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5 December 2013 11:26 am ,
Vol. 342 ,
Dyslexia, a learning disability that hinders reading, hasn't been associated with deficits in vision, hearing, or...
Exotic, elusive, and dangerous, snakes have fascinated humankind for millennia. They can be hard to find, yet their...
Researchers have sequenced and analyzed the first two snake genomes, which represent two evolutionary extremes. The...
Snake venoms are remarkably complex mixtures that can stun or kill prey within minutes. But more and more researchers...
At age 30, Dutch biologist Freek Vonk has built up a respectable career as a snake scientist. But in his home country,...
Since arriving on the island of Guam in the 1940s, the brown tree snake ( Boiga irregularis ) has extirpated native...
An animal rights group known as the Nonhuman Rights Project filed lawsuits in three New York courts this week in an...
Researchers have been hot on the trail of the elusive Denisovans, a type of ancient human known only by their DNA and...
- 5 December 2013 11:26 am , Vol. 342 , #6163
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ScienceShot: Pictures Reveal Weight of Cells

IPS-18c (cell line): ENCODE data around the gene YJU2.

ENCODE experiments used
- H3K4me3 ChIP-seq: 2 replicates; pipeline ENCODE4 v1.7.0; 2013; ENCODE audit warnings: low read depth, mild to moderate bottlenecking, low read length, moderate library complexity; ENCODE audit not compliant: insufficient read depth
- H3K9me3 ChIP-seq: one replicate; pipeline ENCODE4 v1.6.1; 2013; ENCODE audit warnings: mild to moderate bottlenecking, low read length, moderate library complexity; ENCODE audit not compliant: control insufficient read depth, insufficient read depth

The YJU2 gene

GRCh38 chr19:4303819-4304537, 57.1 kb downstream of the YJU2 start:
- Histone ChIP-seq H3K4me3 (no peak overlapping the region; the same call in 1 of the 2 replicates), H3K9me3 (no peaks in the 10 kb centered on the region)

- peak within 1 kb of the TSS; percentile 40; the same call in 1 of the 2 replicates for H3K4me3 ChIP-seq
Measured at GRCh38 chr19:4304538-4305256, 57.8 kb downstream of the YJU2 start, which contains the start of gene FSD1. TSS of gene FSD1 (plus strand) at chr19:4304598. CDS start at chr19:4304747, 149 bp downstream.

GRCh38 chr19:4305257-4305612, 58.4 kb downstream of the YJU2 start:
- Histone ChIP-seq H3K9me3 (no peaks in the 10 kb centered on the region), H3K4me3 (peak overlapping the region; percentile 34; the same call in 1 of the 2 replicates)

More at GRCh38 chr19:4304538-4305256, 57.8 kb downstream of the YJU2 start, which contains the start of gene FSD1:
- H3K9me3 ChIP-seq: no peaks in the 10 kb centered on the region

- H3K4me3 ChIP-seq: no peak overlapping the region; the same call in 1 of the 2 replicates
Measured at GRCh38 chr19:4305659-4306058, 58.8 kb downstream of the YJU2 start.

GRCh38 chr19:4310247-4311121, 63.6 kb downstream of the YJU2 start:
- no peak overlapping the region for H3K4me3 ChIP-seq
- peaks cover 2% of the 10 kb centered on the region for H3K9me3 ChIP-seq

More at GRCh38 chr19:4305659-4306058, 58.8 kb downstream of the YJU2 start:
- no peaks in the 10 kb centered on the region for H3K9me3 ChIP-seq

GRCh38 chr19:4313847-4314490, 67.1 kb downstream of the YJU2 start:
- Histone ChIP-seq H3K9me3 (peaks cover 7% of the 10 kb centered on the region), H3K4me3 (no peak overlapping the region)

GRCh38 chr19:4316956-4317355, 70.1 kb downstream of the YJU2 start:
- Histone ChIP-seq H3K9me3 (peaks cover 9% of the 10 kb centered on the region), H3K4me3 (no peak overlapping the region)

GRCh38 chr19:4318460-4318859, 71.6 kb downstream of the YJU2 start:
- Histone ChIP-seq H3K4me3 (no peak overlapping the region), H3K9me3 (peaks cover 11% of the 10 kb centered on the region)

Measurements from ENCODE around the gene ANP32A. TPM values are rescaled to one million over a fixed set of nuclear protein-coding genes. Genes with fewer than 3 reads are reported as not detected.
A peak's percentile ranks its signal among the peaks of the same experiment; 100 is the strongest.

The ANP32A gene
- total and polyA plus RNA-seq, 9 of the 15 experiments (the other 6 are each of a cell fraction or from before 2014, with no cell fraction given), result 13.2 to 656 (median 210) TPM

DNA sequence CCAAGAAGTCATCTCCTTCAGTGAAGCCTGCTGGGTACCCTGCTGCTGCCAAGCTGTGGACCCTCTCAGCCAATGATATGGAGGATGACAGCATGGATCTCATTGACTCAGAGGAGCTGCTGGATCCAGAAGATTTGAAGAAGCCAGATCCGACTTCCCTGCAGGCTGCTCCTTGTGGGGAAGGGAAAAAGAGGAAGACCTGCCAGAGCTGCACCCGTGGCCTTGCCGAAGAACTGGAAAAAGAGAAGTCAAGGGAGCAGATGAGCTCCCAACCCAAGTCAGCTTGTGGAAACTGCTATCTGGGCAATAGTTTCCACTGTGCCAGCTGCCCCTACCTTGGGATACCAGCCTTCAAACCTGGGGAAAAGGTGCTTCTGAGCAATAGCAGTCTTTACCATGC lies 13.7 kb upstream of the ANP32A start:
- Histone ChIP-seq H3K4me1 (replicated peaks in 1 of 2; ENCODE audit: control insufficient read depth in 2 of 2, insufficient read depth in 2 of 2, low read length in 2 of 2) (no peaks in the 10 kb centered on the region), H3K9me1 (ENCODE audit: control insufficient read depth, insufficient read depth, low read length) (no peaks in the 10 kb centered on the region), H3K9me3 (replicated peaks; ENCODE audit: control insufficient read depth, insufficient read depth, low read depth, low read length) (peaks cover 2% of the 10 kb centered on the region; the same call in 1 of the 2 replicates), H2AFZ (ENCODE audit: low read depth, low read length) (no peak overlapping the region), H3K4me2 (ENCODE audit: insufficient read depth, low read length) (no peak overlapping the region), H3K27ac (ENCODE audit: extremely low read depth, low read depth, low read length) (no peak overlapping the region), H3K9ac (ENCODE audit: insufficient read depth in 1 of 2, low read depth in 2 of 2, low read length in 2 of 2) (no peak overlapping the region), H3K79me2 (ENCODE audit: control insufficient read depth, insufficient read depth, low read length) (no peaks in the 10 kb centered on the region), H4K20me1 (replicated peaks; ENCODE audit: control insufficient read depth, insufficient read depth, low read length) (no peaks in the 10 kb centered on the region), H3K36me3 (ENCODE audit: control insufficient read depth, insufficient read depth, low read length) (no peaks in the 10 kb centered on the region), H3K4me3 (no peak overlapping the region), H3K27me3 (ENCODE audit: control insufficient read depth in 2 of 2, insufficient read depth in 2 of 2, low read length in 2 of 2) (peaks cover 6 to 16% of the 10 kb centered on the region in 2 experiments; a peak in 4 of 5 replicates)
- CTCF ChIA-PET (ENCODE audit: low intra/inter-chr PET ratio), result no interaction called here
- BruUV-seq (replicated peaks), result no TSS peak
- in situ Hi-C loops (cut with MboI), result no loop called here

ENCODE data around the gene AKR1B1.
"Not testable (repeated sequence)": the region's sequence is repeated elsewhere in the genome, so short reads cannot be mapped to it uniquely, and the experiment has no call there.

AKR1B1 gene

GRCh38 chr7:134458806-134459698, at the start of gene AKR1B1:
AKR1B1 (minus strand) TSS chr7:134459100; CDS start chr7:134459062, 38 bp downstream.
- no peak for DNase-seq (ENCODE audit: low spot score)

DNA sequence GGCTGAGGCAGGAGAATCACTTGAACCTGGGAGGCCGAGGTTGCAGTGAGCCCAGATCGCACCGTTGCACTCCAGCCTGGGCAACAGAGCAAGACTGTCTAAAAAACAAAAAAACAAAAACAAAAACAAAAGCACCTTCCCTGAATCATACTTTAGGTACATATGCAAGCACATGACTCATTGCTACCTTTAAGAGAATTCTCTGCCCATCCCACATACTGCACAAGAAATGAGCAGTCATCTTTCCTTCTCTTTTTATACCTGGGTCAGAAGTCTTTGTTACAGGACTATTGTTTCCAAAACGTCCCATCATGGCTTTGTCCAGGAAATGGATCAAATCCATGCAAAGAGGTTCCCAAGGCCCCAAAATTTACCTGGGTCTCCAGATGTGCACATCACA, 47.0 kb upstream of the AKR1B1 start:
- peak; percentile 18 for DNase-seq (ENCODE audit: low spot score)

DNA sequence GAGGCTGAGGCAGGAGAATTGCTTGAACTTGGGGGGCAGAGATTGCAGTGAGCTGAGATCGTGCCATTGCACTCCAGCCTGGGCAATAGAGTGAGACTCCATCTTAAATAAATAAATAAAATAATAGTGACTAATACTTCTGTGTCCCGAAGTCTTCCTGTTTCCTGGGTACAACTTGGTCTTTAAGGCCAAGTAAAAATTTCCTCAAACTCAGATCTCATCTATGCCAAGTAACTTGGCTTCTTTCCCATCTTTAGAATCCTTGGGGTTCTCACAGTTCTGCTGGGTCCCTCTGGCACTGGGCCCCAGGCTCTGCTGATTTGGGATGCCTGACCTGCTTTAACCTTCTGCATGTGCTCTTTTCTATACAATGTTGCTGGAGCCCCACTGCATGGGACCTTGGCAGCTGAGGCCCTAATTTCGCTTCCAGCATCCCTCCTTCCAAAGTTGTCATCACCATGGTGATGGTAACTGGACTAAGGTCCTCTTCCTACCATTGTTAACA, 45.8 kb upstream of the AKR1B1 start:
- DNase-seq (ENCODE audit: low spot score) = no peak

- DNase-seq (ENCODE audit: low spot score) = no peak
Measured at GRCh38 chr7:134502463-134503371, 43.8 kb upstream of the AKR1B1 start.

30 August 2012 3:48 pm
Guessing the number of jellybeans in a jar is tricky, but try guessing the weight of a cell just by looking at it (left). Scientists have now accomplished this feat using nothing more than a standard laboratory microscope and a digital camera. By analyzing how an object bends or refracts light (middle), image-processing algorithms can deduce its composition. Knowing an object's makeup allows one to infer its density (right), and because the microscope can also be used to measure an object's dimensions and volume, that data altogether enables researchers to calculate the cell’s mass. This technique, reported online this week in Physical Review Letters, found that human red blood cells have an average dry mass of 27.2 trillionths of a gram. This is in line with past measurements, which have typically relied on custom-built instruments. Researchers say the new approach could help monitor how live cells grow and change over time, such as in response to disease or environmental changes.
See more ScienceShots.